Asheville’s Estes-Winn Antique Car Museum is a hidden gem
By CARLA BECK
Photos by RYAN THEEDE PHOTOGRAPHY
With majestic mountain views that promote outdoor adventuring and a thriving arts scene that promises unique cultural experiences, Asheville is one of Western North Carolina’s vacation hot spots. Widely known for its top attraction, the 8,000-acre Biltmore Estate, Asheville’s historic landmarks dot the city streets and offer tourists a variety of choices ranging from retail shopping in the 1920s Grove Arcade to museum tours of author Thomas Wolfe’s childhood home. Locals and frequent visitors would also suggest a few “hidden gems” as noteworthy options. Among those suggestions, The Estes-Winn Antique Car Museum stands out as a must-see destination.
Situated adjacent to the historic Omni Grove Park Inn, The Estes-Winn Antique Car Museum houses vintage automobiles from the private collection of Harry D. Blomberg, an Asheville Cadillac and Pontiac dealer for more than half a century. Blomberg’s legacy continues with what remains a family-owned dealership, Harry’s on the Hill, celebrating its 100th anniversary this year. According to the Museum’s manager, Tom Anders, “Harry invested in real estate rather than more car dealerships,” which is how he acquired what is now known as Grovewood Village, home to The Estes-Winn Antique Car Museum. Purchased by Blomberg in 1953, the property originally served as the site for Biltmore Industries, which led the textile industry in the 1920s with a global reputation for “quality and wearability.” Blomberg established the museum in 1966 as the textile industry became increasingly automated, and he scaled back the weaving production of Biltmore Industries. Grovewood Village includes six English-style cottages, and Blomberg’s automobile collection occupies the former weaving shop, which is now listed on the National Register of Historic Places.
Museum visitors open the massive wooden door and enter a bygone era. The building’s original hardwood floors, open-beamed ceiling, and two 6-foot Roycroft chandeliers reflect its early 20th-century roots. The chandeliers and overhead beams boast inspirational quotes that were placed there at the direction of the original owner, Fred Seely, who hoped to inspire his employees with words of wisdom. Along the walls, large windows offer natural light where talented weavers once worked their magic and now highlight prized cars in Blomberg’s collection. After a brief introduction from a knowledgeable museum guide, guests may stroll through the museum referring to the plentiful visual displays that provide historical context and background information for each car. Many of the vehicles share specific connections to Asheville, including a 1922 American LaFrance Fire Truck that was in service for 40+ years in Asheville. In addition to the vintage automobiles on display, the museum also features four antique carriages, one once owned by Edwin Wiley Grove, “the visionary of The Grove Park Inn.”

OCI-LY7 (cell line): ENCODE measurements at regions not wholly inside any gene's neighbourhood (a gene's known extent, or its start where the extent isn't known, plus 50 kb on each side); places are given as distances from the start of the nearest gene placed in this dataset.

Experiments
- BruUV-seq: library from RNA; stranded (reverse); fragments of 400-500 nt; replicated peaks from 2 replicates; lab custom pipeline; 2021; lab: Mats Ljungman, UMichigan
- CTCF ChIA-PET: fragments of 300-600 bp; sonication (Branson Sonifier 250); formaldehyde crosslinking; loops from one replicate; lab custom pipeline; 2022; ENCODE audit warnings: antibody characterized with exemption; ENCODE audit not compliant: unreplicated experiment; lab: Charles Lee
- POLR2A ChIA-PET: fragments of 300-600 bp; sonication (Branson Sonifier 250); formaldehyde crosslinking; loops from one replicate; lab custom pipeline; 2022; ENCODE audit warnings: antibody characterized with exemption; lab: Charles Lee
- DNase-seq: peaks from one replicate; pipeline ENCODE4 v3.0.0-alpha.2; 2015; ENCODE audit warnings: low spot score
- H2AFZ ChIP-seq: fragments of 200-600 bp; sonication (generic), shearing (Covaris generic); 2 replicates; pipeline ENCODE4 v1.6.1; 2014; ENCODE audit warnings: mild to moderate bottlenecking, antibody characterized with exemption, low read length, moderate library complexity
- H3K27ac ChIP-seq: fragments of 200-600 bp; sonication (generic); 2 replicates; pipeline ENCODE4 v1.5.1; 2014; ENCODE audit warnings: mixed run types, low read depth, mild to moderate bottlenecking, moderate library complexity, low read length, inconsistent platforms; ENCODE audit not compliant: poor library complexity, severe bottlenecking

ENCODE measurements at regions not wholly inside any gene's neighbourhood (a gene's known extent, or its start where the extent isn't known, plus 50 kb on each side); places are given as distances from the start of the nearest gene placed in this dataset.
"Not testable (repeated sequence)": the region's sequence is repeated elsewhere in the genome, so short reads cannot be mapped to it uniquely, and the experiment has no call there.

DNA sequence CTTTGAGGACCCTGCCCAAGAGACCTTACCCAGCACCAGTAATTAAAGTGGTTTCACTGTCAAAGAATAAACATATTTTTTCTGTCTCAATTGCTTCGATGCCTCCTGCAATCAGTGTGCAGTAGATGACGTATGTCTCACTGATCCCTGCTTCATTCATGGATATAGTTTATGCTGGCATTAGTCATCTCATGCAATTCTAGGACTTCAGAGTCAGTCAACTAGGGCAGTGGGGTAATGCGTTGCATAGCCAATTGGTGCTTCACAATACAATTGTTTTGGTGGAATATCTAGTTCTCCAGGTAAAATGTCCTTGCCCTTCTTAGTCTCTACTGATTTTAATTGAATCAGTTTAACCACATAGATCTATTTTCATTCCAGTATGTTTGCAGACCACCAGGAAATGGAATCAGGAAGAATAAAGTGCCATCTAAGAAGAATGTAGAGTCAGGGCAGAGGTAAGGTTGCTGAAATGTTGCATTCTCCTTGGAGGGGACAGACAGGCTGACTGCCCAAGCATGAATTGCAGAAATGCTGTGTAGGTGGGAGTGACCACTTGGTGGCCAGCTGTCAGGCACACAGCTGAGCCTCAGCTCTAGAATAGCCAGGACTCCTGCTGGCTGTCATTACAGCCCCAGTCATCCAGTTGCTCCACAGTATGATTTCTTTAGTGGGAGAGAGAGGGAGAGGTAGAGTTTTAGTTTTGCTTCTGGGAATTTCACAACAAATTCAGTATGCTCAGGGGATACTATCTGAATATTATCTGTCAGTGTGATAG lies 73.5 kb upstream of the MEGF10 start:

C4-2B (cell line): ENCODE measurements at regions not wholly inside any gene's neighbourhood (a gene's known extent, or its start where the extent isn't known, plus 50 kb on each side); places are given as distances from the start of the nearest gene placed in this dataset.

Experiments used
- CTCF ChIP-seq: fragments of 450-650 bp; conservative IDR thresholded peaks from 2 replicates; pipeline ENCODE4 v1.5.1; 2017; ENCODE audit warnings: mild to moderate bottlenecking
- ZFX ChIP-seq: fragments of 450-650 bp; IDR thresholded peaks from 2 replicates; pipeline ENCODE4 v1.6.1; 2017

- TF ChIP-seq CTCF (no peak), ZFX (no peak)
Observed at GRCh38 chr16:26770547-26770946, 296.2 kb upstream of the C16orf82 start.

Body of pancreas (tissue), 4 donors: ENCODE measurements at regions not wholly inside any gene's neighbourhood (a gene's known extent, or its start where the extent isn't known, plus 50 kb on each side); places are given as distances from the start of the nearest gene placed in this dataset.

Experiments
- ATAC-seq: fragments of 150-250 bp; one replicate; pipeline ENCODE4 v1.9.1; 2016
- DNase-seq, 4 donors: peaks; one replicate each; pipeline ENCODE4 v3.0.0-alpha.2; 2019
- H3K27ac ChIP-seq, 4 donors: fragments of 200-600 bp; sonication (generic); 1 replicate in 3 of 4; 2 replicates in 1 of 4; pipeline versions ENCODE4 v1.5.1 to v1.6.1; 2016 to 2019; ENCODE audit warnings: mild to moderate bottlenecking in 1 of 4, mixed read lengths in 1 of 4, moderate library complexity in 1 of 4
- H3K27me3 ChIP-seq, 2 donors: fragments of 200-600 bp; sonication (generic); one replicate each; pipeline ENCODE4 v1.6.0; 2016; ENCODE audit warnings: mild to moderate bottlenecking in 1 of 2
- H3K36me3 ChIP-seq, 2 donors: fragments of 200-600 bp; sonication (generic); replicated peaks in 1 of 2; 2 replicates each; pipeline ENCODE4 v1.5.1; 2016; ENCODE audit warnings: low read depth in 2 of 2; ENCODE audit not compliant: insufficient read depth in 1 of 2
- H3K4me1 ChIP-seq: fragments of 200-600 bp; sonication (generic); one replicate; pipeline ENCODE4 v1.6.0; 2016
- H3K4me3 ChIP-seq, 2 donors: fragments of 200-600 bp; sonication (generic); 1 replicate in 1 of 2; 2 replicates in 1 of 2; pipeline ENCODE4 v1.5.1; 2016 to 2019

According to Anders, who has managed the Museum for the past decade, the most valuable and rare find in the showroom is the Lake Placid Blue 1957 Cadillac Eldorado Brougham. Although Cadillac manufactured 704 of the Eldorado Brougham between 1957 and ‘58, only 400 were produced in 1957, signifying both the value and prestige of the one in Harry’s collection. Each car was hand-built and featured the latest high-tech gadgets, including one of the first all-transistor radios available in a car. As both a dealer and distributor for Cadillac in the 1950s, Harry had the distinct privilege of acquiring the most sought-after automobiles. He originally sold the 1957 Eldorado Brougham to Edith Bryant, a woman from Biltmore Forest whose late husband helped establish the Champion Paper and Fibre Company in Canton, N.C. Harry added the car to his Museum’s collection in the 1980s after purchasing it back from Mrs. Bryant’s daughter. Undoubtedly the “crown jewel” in Blomberg’s collection, the magnificent blue exterior along with the spotless stainless-steel roof of the Cadillac immediately demands guests’ attention both as they enter and exit the showroom floor.
The son of Lithuanian immigrants, Harry Blomberg lived his entire life in Asheville, and although he was one of the most prestigious and respected businessmen in the community, he was more than that. He was also recognized as a “civic leader, and leader in the Jewish community.” Harry’s generous and admirable spirit is reflected in his motto, “Work hard, treat your customers and employees fairly, and always give back to your community.” In a nod to Harry’s philanthropic principles, The Estes-Winn Antique Car Museum offers free admission and free parking; however, donations are appreciated as they help with the collection’s maintenance. According to Anders, upkeep of the automobiles involves the unique challenge of periodically starting them all up while using the windows to vent the exhaust. “If we don’t burn down the building, and nobody gets hurt,” says Anders, “it’s a good day!” The Museum's operating hours are Monday-Sunday 10:00 a.m. to 5:00 p.m. April-December. Additionally, the Museum is available as a small event venue for those seeking a unique experience for their special occasions.